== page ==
It is easy to fall into communication patterns that harm us and those around us. Unfortunately, this often results in tense workplace relationships, soured friendships, and, in the case of your relationship, partner conflict that can inevitably lead to divorce.
Today, we will address two harmful communication styles and offer some techniques and examples to improve your communication.
Harmful Pattern Number One: Passive-Aggression
Passive aggression is an emotionally harmful, covert manner of communicating feelings of anger but doing so indirectly. Some people may not be aware they are doing this, as it has become an ingrained part of their communication pattern. Others know what they are doing and use it to get back at people, to ‘stick the knife in’ instead of confronting them directly.
In my experience, passive-aggressive communicator tries to manipulate the situation to their advantage, using underhanded tactics, and when confronted, they often deny they are doing this.
Examples of harmful, passive-aggressive behavior:
- You are joking at your partner’s expense in front of your friends, humiliating them and making them feel lesser.
- You are playing dumb to frustrate someone or gain the upper hand.
- They are ignoring someone, walking out of the room when they speak, or refusing to answer them when spoken to.
- Nit-picking and arguing over small things to avoid dealing with the real issue.
- Perpetually portraying yourself as the victim, you take no responsibility or accept any need to change your behavior.
Harmful pattern number two: Avoidance.
In marital research, this is also termed “stonewalling.” While this may occur in both genders, it is more prevalent in men than women. Avoidance refers to someone being emotionally unavailable and deliberately cutting themselves off from someone. They may not want anything to do with a specific person or avoid discussing the topic causing the conflict.
Avoidance can come in the form of walking out of the room, changing the subject, ignoring others when they speak, or making it known that their interest is elsewhere when the uncomfortable topic is brought up, for example, turning on the television as the discussion begins.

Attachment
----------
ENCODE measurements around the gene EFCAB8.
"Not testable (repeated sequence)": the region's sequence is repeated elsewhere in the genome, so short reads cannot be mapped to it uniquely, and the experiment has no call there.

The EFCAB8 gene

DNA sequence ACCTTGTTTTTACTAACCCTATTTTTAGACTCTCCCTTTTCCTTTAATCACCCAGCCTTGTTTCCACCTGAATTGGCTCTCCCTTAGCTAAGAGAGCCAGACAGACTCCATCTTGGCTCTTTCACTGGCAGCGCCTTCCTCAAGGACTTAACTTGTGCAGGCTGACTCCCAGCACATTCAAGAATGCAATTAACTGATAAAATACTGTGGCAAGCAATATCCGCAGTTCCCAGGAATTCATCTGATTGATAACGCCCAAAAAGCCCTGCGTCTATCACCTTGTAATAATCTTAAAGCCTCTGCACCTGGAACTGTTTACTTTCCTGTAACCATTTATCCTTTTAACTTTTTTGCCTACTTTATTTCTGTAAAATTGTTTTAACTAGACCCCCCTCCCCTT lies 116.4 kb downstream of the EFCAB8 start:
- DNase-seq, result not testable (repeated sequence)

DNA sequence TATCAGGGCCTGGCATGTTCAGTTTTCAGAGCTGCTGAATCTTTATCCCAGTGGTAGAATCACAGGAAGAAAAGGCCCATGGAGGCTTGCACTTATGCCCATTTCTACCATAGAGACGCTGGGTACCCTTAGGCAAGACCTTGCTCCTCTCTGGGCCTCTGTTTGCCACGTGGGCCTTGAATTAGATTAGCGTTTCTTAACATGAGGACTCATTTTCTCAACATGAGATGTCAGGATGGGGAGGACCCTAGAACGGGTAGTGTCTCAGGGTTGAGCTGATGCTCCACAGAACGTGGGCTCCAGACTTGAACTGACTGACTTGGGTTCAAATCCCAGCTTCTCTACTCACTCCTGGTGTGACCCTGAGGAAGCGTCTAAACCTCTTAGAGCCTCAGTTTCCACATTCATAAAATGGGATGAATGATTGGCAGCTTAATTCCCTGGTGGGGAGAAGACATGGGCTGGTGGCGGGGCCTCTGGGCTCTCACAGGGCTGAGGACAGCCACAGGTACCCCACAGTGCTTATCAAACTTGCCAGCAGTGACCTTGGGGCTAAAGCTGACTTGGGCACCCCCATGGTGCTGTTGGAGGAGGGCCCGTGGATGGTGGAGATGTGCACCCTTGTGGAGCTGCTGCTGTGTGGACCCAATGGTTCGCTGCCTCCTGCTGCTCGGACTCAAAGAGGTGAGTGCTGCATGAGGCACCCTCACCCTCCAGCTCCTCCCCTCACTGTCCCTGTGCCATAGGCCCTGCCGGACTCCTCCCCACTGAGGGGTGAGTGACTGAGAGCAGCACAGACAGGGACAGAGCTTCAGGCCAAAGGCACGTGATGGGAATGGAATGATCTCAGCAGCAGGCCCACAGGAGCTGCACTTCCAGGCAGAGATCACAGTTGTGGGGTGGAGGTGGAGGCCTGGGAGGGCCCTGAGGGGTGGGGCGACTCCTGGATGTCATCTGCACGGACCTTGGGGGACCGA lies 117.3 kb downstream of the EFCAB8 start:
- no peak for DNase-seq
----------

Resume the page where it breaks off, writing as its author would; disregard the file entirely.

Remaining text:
For example, Sarah and Tom had been close friends since college, sharing a deep bond for over a decade. However, every few months, a minor disagreement or misunderstanding would trigger Tom’s intense anger. Sarah struggled to handle these outbursts; her response was to avoid his texts and calls for a week. This strained their friendship. Following each incident, she would withdraw and create emotional distance, leaving Tom feeling isolated and hurt despite his sincere apologies and efforts to repair the connection.
The Assertive Communicator
Assertive communication enables people to explain their thoughts clearly, wants, needs, and feelings to people without offending others or feeling the need to walk away or avoid the situation.
Assertive communication skill number one: Send a clear message.
An assertive communicator understands that body language is vital to good communication. Research shows that 80% of communication is done without words, using non-verbal behavior. If your comments say one thing, but your body language is saying another, the listener may need clarification.
Imagine your friend pouring their heart out, saying their relationship just ended. You offer your sympathy and genuinely do feel for them, but all the while, you constantly look at your phone and check your watch while you gather up your car keys. The message would be clear. I am sorry, but I want to get out of here and get on with my day. You may not even be aware of your actions, but those we talk with certainly see the signs.
When talking with a loved one, pay close attention to your body language and actions.
- Facial expressions
- Eye contact
- Hand movement (fiddling with keys, phone)
- The tone of your voice
Assertive communication skill number two: Learn to listen.
Assertive communicators have well-developed listening skills. As you may notice, many people need to improve their listening skills. They may be distracted with their phones or simply waiting, somewhat impatiently, for their turn to talk rather than listening deeply to what you are saying.
Hearing occurs with our ears, while listening engages our hearts. Put down distractive devices, take a deep breath, and actively listen to the other person. Think about what they are saying and let them talk openly and freely without interruption. When you reply, do so sincerely and respond from the heart instead of moving onto a topic that may interest you more.
Just remember, taking the time to listen may help someone you love out of a place of inner turmoil. Being open to hearing brings you closer in your relationship and helps strengthen the bond you share.